Central government cuts have forced councils to reduce planned spending on vital public health services such as sexual health clinics and reducing harm from smoking, alcohol and drugs by £85 million, according to new analysis by The King’s Fund.
The analysis, based on Department of Communities and Local Government data, shows that councils in England are planning to spend £3.4 billion on public health services in 2017/18. But on a like-for-like basis (to exclude the impact of changes to how budgets are calculated over different years) councils will spend only £2.52 billion on public health services in 2017/18 compared to £2.60 billion the previous year. Once inflation is factored in, we estimate that, on a like-for-like basis, planned public health spending is more than 5 per cent less in 2017/18 than it was in 2013/14 .
While the figures show that councils are planning to spend more on some services – including on promoting physical activity and on some children’s services – most services are planned to be cut. This includes reducing spending on:
- sexual health services by £30 million compared to last year, a 5 per cent cut
- tackling drug misuse in adults by more than £22 million, a 5.5 per cent cut
- stop smoking services by almost £16 million, a 15 per cent cut.
Many services that face spending cuts this year have already had to cope with successive years of falling budgets. Planned spending on sexual health services, for example, has fallen by £64 million, or by 10 per cent, over the past four years. This is despite significant increases in recent years in the number of cases of some sexually transmitted infections including syphilis and gonorrhoea.
These reductions follow government cuts in public health funding of at least £600 million by 2020/21, on top of £200 million already cut from the 2015/16 budget . This is despite Health Secretary Jeremy Hunt highlighting in parliament last year that making good progress on public health often has the biggest effect on health inequalities.
David Buck, Senior Fellow in Public Health and Inequalities at The King’s Fund, said:
‘These planned cuts in services are the result of central government funding cuts that are increasingly forcing councils to make difficult choices about which services they fund.
‘Reducing spending on public health is short-sighted at the best of times. But at a time when the rate of syphilis is at its highest level for 70 years, to cut spending on sexual health services is the falsest of false economies and is storing up problems for the future.
‘The government must reverse these cuts and ensure councils get adequate resources to fund vital public health services.’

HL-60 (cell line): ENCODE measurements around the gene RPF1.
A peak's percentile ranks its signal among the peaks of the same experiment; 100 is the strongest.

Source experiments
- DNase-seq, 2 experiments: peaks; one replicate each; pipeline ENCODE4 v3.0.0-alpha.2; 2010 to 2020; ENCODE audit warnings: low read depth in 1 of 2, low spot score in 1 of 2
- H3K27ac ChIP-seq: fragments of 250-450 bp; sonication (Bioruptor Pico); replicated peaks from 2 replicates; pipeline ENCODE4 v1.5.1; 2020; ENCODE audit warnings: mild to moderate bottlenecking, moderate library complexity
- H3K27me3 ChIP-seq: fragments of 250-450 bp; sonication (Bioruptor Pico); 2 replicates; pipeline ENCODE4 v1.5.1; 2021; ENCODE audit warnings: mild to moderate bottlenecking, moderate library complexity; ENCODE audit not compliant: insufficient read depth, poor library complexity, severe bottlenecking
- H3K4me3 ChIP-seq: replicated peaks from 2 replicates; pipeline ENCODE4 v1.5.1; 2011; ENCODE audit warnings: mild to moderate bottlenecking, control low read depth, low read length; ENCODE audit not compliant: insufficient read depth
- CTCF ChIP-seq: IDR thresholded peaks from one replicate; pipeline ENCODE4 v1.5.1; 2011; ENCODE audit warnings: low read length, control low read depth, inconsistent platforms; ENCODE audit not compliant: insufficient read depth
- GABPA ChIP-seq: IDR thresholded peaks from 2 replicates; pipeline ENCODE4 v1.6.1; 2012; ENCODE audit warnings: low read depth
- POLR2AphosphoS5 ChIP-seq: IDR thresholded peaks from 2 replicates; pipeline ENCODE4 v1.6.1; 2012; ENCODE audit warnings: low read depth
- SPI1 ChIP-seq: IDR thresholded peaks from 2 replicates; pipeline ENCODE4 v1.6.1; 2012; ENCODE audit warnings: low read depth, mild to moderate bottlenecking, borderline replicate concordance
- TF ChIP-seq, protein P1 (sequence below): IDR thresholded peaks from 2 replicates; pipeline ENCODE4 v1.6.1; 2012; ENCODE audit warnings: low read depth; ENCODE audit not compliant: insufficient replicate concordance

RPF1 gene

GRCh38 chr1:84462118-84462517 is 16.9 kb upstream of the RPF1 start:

Notes to editors:
- The overall public health budget increased between 2016/17 and 2017/18. However, this is affected by changes to what is classed as public health spending – in mid-2015/16 local government took on responsibility for young children’s public health and received a transfer of approximately £400 million from the NHS to fund this (rising to approximately £800 million in subsequent years). This is not growth but a transfer of funds to pay for additional responsibilities. Our analysis of changes in budgets since 2013/14 looks at like-for-like growth excluding the impact of these transfers (ie, excluding budget lines 383 and 384 to the Department for Communities and Local Government revenue account budget). Figures are expressed in nominal cash terms, except where otherwise noted. Real-terms figures are presented at 2016/17 prices using HM Treasury deflators published in March 2017.
- The estimated reduction in public health spending between 2014/15 and 2020/21 is based on a joint analysis from The King’s Fund, Nuffield Trust and the Health Foundation ahead of the 2016 Autumn Statement.
- The trend in spending for individual services does not include inflation or population growth, so the real-terms reduction will be even greater.
- The reductions in planned sexual health budgets have been calculated by combining the planned budgets for sexual health services – promotion, prevention and advice (non-prescribed); sexual health services – STI testing and treatment (prescribed functions); and sexual health services – contraception (prescribed functions).
- While rates of sexually transmitted infections including syphilis and gonorrhoea have increased in recent years, last year saw a slight fall in the gonorrhoea rate.
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The King's Fund is an independent charity working to improve health and care in England. We help to shape policy and practice through research and analysis; develop individuals, teams and organisations; promote understanding of the health and social care system; and bring people together to learn, share knowledge and debate. Our vision is that the best possible health and care is available to all.